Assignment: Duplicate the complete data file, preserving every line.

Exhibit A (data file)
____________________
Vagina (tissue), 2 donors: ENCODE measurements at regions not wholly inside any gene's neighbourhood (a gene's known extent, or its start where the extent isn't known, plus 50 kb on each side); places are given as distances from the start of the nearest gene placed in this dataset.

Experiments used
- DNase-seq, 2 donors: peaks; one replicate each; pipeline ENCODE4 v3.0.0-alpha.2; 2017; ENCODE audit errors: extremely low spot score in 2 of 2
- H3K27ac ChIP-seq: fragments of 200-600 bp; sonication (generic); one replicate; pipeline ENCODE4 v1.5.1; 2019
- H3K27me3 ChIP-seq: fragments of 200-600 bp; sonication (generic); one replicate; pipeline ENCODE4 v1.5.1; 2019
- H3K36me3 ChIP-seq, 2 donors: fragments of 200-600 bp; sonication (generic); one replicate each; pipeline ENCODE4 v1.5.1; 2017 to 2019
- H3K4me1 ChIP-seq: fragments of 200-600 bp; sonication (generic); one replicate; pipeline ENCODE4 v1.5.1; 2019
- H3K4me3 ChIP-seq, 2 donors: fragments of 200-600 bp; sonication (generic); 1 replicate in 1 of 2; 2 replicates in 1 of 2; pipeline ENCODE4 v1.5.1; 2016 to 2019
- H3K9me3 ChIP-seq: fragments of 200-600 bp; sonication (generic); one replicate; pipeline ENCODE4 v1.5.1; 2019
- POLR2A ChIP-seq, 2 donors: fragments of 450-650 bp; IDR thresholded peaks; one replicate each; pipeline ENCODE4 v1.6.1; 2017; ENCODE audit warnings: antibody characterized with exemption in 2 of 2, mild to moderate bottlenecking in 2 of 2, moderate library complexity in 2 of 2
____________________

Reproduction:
Vagina (tissue), 2 donors: ENCODE measurements at regions not wholly inside any gene's neighbourhood (a gene's known extent, or its start where the extent isn't known, plus 50 kb on each side); places are given as distances from the start of the nearest gene placed in this dataset.

Experiments used
- DNase-seq, 2 donors: peaks; one replicate each; pipeline ENCODE4 v3.0.0-alpha.2; 2017; ENCODE audit errors: extremely low spot score in 2 of 2
- H3K27ac ChIP-seq: fragments of 200-600 bp; sonication (generic); one replicate; pipeline ENCODE4 v1.5.1; 2019
- H3K27me3 ChIP-seq: fragments of 200-600 bp; sonication (generic); one replicate; pipeline ENCODE4 v1.5.1; 2019
- H3K36me3 ChIP-seq, 2 donors: fragments of 200-600 bp; sonication (generic); one replicate each; pipeline ENCODE4 v1.5.1; 2017 to 2019
- H3K4me1 ChIP-seq: fragments of 200-600 bp; sonication (generic); one replicate; pipeline ENCODE4 v1.5.1; 2019
- H3K4me3 ChIP-seq, 2 donors: fragments of 200-600 bp; sonication (generic); 1 replicate in 1 of 2; 2 replicates in 1 of 2; pipeline ENCODE4 v1.5.1; 2016 to 2019
- H3K9me3 ChIP-seq: fragments of 200-600 bp; sonication (generic); one replicate; pipeline ENCODE4 v1.5.1; 2019
- POLR2A ChIP-seq, 2 donors: fragments of 450-650 bp; IDR thresholded peaks; one replicate each; pipeline ENCODE4 v1.6.1; 2017; ENCODE audit warnings: antibody characterized with exemption in 2 of 2, mild to moderate bottlenecking in 2 of 2, moderate library complexity in 2 of 2